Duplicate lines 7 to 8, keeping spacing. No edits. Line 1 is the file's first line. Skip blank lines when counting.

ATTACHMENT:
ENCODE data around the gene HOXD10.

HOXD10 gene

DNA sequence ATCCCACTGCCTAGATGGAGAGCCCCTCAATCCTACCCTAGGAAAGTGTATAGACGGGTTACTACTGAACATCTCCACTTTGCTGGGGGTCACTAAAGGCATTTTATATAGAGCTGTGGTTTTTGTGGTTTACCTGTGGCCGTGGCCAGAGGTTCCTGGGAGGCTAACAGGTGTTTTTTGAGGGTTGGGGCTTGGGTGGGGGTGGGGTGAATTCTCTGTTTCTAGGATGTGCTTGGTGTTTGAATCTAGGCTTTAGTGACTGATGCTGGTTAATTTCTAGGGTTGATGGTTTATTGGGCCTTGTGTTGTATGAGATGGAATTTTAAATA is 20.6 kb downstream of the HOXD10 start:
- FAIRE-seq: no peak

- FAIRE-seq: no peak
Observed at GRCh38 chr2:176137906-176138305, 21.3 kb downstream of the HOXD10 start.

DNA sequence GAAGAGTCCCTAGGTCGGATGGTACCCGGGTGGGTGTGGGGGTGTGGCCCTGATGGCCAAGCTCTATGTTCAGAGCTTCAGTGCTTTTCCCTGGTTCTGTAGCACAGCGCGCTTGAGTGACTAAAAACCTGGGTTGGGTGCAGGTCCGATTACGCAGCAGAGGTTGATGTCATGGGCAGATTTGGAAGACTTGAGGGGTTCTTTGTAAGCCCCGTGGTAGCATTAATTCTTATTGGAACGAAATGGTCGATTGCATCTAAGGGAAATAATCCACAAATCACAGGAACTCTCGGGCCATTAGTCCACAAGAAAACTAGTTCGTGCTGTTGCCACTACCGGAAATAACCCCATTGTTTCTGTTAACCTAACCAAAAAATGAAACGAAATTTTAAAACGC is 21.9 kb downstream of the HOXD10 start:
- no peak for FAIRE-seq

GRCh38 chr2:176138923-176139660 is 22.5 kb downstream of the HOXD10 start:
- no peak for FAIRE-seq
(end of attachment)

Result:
DNA sequence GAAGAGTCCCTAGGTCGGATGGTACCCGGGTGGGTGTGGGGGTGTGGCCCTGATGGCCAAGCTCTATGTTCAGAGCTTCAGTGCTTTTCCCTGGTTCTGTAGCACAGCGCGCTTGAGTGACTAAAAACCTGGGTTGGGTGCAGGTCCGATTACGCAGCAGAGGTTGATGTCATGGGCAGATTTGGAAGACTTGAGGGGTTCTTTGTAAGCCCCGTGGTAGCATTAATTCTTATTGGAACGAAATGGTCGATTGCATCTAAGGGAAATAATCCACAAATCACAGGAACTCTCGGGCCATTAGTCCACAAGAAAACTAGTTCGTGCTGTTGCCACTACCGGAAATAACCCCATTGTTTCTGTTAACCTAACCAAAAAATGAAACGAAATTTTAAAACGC is 21.9 kb downstream of the HOXD10 start:
- no peak for FAIRE-seq